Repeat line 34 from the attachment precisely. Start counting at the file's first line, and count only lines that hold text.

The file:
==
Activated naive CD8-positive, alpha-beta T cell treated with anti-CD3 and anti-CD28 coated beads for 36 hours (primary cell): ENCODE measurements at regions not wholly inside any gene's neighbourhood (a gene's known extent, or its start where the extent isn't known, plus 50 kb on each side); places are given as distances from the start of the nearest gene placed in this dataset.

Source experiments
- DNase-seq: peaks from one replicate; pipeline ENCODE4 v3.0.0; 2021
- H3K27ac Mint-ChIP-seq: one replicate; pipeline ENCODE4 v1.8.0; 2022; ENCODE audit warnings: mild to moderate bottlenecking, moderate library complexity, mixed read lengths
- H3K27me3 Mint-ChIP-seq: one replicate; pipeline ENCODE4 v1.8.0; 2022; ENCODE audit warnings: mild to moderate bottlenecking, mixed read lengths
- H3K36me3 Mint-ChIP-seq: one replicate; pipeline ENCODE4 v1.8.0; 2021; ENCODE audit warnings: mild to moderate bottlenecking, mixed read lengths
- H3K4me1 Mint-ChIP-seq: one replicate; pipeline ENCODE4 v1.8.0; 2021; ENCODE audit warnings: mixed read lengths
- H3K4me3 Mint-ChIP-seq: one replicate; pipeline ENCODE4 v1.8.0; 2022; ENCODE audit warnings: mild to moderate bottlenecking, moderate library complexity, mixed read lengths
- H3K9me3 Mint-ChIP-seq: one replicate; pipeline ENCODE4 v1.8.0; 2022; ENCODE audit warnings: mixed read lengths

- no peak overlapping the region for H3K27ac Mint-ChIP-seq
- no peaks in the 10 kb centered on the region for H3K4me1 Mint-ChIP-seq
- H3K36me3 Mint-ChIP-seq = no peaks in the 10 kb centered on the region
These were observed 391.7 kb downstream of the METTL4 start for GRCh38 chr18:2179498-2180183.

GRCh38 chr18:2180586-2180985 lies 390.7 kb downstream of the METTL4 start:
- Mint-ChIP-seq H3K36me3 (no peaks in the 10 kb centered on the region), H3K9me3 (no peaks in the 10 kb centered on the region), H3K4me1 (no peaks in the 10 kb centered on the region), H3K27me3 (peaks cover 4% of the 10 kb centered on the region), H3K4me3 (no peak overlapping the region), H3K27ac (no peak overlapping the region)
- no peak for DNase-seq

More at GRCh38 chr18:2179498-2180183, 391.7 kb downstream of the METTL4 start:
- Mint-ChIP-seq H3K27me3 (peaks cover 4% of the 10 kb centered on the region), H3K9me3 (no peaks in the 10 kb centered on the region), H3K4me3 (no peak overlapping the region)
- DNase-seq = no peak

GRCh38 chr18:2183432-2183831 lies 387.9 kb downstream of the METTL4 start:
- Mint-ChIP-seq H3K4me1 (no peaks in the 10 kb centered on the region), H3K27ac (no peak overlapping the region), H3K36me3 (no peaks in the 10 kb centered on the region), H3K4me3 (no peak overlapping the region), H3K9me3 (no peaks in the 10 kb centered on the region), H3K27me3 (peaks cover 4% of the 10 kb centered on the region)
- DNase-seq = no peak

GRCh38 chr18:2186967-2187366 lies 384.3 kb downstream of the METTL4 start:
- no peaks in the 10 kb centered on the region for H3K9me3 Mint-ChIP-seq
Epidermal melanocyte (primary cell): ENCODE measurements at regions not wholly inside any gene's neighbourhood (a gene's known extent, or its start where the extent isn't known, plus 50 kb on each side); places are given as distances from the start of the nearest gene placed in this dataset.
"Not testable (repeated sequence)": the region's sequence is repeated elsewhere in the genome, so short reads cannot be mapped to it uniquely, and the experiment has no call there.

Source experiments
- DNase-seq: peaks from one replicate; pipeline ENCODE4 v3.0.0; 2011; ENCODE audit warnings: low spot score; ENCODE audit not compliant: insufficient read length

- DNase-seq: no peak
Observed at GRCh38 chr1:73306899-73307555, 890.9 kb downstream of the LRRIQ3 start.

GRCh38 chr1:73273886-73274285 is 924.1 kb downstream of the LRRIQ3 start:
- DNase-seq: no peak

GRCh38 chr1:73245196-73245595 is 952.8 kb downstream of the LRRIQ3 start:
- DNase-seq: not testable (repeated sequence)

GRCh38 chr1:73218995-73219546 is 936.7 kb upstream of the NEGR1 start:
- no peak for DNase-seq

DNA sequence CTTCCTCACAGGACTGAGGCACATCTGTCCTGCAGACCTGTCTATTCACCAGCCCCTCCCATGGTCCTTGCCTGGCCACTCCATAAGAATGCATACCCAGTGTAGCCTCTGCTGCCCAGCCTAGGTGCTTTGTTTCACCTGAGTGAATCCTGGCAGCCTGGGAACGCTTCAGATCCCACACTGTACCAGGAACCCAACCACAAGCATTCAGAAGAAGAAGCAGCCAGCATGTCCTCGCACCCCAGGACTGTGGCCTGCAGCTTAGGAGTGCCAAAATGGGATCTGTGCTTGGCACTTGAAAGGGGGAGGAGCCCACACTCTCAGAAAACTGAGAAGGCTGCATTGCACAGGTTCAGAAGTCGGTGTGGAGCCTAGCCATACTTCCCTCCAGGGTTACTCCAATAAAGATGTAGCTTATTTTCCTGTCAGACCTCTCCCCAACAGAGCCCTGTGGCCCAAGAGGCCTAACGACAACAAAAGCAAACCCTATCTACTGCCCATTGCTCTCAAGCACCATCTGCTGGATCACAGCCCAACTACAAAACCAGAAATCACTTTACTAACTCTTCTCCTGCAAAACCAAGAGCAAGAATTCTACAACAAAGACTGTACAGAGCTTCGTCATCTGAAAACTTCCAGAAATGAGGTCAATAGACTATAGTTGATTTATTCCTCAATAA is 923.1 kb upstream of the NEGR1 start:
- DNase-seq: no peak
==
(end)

- DNase-seq: not testable (repeated sequence)